University of Leicester student is one of only eight in the world to win astronomy competition

Posted by ap507 at Mar 16, 2016 12:37 PM |
Department of Physics and Astronomy postgraduate is only UK winner in European Southern Observatories’ social media competition

Issued by University of Leicester Press Office on 16 March 2016

Download a photograph of Jane MacArthur from:

Image of University of Leicester PhD student Jane MacArthur should be credited to Geoffrey Notkin. This was taken at the VLA (Very Large Array) radio telescope in New Mexico, used as a filming location in the film “Contact”.

Caption: Image shows Jane MacArthur, from the University of Leicester, at the VLA radio telescope in New Mexico. Image: Geoffrey Notkin

A University of Leicester student is one of only eight people in the world – and the only one in the UK – to win a place to visit one the world’s most advanced telescopes, travel to the most arid desert in the world – and sleep where James Bond did!

Second year postgraduate research student Jane MacArthur at the University of Leicester Space Research Centre has won an international social media competition to #MeetESO at the European Southern Observatories (ESO) in the Atacama Desert, Chile.  Jane’s prize is 5 days from Santiago to visit the Very Large Telescope, the world's most advanced visible-light astronomical observatory and the Atacama Large Millimeter/submillimeter Array (ALMA), the largest ground-based astronomical project in existence.

She will witness the transit of Mercury, a phenomenon that happens every few years, and will meet the astronomers working at ESO and ALMA, see where they work and how they live in the most arid desert in the world or high up on the Chajnantor Plateau, at 5000 metres above sea level.

As part of the trip, winners will stay in the Paranal Residencia, which was used as a filming location in the James Bond film “Quantum of Solace”.

Jane, a former student of City of Norwich School, Norfolk, said: “I am ecstatic to have received an invitation from ESO and looking forward to this amazing opportunity. I am grateful to the University of Leicester Space Research Centre for supporting me.”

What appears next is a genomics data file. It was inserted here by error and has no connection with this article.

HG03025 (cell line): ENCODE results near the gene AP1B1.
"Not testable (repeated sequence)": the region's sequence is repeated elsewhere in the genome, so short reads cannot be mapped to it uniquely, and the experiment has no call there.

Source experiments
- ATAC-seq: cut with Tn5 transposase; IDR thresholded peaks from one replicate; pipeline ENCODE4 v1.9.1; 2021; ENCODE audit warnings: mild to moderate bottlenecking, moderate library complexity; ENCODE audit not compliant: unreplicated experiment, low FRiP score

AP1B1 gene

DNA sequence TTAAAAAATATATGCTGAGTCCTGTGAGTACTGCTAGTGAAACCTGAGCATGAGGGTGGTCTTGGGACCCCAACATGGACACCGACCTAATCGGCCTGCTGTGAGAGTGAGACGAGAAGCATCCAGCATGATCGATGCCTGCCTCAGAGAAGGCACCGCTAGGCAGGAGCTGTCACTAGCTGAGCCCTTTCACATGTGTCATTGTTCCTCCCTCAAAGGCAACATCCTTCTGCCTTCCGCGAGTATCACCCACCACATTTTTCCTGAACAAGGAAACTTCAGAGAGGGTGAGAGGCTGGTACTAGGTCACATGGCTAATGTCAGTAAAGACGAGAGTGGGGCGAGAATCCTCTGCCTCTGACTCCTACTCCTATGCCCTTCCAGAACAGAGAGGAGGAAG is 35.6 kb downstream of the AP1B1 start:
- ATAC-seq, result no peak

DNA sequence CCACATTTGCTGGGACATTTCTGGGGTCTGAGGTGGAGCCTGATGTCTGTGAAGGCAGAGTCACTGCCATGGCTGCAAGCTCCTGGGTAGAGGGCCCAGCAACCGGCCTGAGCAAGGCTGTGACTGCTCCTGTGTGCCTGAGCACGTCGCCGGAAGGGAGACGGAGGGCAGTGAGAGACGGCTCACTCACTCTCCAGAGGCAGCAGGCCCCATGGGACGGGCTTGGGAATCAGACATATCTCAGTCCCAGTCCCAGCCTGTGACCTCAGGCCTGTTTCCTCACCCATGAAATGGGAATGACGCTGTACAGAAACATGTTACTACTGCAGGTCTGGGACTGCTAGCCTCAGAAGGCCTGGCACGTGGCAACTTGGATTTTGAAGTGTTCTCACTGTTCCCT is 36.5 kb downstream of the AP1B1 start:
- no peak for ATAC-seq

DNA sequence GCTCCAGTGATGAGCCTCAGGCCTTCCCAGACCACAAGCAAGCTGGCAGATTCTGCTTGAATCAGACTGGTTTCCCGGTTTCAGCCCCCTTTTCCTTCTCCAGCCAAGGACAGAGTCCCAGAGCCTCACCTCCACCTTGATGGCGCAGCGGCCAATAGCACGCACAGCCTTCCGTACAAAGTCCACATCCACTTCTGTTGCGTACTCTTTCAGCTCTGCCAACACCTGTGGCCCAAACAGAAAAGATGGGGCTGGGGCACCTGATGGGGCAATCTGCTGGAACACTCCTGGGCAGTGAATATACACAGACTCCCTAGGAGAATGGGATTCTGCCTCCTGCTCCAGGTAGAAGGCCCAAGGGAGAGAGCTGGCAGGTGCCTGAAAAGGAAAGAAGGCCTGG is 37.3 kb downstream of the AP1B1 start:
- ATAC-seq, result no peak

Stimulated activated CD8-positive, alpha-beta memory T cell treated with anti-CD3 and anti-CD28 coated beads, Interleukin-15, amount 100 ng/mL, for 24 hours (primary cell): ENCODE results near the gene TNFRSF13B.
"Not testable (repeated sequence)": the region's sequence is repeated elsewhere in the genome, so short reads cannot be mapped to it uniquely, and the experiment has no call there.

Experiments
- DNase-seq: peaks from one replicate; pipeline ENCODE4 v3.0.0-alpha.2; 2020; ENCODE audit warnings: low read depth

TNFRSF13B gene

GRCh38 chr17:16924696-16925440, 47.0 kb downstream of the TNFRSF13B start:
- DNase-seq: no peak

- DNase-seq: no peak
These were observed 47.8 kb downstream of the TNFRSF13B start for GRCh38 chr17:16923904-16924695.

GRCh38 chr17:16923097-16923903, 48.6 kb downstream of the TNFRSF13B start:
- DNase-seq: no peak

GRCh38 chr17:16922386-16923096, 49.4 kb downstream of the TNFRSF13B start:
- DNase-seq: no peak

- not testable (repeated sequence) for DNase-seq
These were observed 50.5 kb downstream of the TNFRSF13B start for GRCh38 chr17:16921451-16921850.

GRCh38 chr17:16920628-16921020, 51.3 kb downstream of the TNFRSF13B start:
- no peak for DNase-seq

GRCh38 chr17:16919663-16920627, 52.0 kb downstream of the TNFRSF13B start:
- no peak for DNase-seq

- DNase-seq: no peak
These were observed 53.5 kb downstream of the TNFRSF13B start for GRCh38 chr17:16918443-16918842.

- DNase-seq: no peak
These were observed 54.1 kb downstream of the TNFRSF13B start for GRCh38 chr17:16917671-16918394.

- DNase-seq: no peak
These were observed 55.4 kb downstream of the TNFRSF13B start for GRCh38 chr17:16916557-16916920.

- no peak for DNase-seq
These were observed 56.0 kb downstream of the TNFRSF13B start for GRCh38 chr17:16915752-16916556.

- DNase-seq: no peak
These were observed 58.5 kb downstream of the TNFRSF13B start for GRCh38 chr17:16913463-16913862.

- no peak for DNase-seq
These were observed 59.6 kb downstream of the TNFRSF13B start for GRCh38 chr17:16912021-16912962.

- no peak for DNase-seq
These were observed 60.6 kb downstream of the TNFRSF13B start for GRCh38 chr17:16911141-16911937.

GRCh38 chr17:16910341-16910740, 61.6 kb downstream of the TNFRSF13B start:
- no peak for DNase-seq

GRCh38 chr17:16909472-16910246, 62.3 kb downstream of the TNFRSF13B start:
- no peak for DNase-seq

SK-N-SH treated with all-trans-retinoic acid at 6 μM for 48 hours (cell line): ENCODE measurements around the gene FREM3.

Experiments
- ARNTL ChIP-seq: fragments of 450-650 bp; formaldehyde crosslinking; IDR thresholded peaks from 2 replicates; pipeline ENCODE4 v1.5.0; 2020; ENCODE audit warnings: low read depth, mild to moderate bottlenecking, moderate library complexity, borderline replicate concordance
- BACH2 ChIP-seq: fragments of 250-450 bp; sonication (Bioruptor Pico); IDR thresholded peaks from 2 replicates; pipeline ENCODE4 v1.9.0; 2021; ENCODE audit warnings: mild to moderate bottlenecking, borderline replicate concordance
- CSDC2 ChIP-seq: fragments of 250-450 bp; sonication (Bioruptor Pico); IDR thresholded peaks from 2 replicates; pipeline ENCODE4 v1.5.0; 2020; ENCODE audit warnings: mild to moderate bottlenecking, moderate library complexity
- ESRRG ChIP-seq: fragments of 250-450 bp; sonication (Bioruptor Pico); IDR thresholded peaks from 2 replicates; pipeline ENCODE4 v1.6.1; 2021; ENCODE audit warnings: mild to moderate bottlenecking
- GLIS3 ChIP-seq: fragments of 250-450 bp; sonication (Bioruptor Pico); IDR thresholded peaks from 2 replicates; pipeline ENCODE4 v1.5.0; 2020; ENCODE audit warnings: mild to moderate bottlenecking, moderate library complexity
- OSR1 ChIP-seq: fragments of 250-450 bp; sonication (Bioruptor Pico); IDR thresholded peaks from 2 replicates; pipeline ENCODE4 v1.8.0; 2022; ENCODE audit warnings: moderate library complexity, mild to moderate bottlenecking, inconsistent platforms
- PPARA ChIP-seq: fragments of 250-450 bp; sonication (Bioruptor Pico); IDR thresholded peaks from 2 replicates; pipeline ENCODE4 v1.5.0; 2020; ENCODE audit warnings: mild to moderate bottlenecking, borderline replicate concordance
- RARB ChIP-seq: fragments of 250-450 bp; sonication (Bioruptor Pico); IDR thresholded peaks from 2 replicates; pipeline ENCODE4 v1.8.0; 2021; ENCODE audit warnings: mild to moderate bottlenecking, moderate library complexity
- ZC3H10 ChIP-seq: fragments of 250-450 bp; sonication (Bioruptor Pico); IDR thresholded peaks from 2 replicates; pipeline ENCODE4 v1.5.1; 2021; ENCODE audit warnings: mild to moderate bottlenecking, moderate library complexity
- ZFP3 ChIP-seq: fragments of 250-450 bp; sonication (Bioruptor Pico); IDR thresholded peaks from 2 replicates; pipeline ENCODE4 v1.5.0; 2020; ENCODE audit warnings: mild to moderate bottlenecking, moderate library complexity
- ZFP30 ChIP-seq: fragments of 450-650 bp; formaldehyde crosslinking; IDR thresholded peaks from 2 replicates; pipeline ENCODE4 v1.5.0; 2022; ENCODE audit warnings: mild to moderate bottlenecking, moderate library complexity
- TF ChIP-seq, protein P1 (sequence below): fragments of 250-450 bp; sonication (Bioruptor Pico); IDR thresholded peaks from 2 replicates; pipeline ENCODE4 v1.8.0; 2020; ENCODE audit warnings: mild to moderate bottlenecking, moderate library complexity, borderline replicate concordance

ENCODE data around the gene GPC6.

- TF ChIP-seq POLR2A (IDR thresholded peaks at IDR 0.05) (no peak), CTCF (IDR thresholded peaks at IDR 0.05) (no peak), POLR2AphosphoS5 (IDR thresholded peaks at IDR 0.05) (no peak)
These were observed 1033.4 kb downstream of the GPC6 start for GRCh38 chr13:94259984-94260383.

“I worked hard throughout my campaign, trying to come up with novel ideas and engaging content, such as #MyTop10 ESO images, and haikus. Over 70 supporters provided personalised endorsements (even in different languages!), and hundreds more engaged with and retweeted my posts, from all over the world. Many of them I don’t know or have not met in real life, and I am very grateful to all of them.”

Jane has put together a substantial blog post, explaining the #MeetESO competition and embedding highlights from Twitter and Facebook. This can be found at:

Jane added: “During the trip we will live-tweet and broadcast as much as possible of what we do via our social media networks, which people can follow on #MeetESO.  I am particularly keen to promote the Mercury Transit as it will be possible to see it in the UK if you have the right solar viewing equipment. There is increased interest in space with astronaut Tim Peake on board the International Space Station (who won't be able to see the transit!), and it will be a great astronomical event for the public to engage with.”

Further information and Mercury Transit events can be found here.

At Leicester, Jane is studying martian meteorites and Stardust comet samples with Professor John Bridges and Dr. Steve Baker, both from the Department of Physics and Astronomy and Professor Michael Branney from the Department of Geology. The meteorite is made up of martian regolith and may tell us more about the possible role of water on the surface of Mars.

Professor Bridges said: “Jane has done a lot to harness social media in new ways and communicate to the wider world the different types of planetary science we do at Leicester. The transit of Mercury ties in with the upcoming Mercury mission work Leicester is involved with.”

Jane recently returned to her former school in Norwich as part of an expert Q&A panel for their ARISS (amateur radio to the International Space Station) call with British ESA astronaut Tim Peake, as highlighted in her blog post.  Pupils from more than 15 schools attended.


To arrange interviews with Jane, please contact her via Twitter @Jane_MacArthur or via email:

ESO announcement:

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